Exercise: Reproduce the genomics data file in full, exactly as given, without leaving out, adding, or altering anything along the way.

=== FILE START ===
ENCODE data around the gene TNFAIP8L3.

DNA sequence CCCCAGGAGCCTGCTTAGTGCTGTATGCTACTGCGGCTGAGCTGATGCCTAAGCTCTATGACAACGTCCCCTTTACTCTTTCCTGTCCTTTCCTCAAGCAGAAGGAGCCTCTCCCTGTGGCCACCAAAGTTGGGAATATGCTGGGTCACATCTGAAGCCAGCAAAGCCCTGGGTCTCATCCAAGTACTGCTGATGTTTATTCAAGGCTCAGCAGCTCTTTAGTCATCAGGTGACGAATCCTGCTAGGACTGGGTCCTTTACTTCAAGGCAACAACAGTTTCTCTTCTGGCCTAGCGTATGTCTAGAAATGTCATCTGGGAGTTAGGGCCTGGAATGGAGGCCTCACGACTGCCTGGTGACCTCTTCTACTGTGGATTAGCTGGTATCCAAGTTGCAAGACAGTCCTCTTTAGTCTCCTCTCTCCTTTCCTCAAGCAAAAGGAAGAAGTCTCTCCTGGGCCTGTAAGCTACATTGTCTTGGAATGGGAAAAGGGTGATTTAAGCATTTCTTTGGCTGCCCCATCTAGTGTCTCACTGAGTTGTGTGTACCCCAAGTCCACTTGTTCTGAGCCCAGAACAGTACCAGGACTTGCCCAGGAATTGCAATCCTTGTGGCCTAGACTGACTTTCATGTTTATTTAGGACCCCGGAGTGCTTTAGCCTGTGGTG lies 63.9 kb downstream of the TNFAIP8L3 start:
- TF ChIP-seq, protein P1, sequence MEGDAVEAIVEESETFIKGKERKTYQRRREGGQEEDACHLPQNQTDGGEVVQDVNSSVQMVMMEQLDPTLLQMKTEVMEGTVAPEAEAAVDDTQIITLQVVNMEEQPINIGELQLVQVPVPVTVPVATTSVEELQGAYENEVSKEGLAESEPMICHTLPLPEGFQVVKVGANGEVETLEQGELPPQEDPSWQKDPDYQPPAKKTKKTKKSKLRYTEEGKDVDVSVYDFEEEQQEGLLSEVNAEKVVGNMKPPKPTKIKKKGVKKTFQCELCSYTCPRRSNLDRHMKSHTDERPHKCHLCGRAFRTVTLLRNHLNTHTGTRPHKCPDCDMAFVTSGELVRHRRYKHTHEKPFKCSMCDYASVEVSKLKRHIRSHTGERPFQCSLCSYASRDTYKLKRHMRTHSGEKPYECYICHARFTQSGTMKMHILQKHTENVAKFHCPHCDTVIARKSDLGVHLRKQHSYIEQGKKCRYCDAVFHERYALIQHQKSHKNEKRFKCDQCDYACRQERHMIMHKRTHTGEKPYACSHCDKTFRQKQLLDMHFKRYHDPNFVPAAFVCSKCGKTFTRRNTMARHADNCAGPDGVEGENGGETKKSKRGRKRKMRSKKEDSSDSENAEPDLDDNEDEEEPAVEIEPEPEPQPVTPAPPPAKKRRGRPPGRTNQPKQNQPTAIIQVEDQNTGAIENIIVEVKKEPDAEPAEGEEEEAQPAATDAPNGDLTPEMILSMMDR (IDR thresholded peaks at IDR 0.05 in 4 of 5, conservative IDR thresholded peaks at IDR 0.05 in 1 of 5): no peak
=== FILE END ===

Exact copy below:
ENCODE data around the gene TNFAIP8L3.

DNA sequence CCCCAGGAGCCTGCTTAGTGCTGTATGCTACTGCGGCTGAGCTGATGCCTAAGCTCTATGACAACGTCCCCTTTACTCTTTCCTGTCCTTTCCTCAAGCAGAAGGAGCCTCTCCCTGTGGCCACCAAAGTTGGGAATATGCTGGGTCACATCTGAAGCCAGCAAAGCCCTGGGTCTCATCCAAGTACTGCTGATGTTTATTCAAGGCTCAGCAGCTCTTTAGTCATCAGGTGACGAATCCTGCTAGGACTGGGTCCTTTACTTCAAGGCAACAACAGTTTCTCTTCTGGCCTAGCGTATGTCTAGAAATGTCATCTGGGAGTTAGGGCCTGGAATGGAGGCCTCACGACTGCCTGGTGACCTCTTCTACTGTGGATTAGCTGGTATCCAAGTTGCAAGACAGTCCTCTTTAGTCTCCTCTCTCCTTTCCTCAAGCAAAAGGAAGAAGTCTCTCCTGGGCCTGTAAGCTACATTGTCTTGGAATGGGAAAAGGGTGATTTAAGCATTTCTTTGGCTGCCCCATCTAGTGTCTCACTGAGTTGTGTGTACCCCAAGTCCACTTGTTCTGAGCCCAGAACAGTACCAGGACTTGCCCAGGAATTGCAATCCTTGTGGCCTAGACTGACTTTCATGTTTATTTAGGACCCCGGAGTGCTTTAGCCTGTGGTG lies 63.9 kb downstream of the TNFAIP8L3 start:
- TF ChIP-seq, protein P1, sequence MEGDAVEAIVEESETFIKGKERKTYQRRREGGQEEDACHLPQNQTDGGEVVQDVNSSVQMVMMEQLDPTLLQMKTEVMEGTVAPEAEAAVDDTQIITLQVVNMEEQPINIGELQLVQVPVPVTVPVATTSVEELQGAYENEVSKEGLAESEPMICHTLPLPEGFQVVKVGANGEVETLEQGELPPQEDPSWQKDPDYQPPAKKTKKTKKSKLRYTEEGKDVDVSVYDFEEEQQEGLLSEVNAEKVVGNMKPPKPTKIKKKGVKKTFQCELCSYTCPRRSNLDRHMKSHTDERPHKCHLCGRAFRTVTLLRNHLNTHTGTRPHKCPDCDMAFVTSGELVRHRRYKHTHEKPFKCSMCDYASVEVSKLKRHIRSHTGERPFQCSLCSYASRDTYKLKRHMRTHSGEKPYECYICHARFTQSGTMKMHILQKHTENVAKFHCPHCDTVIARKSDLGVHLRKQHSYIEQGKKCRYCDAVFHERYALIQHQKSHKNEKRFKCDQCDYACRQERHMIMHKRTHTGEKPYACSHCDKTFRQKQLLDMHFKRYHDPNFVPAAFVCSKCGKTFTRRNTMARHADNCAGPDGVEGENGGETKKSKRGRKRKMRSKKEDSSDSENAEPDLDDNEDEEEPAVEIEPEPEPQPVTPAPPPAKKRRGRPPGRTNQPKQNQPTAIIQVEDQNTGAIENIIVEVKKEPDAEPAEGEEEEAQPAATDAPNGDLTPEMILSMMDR (IDR thresholded peaks at IDR 0.05 in 4 of 5, conservative IDR thresholded peaks at IDR 0.05 in 1 of 5): no peak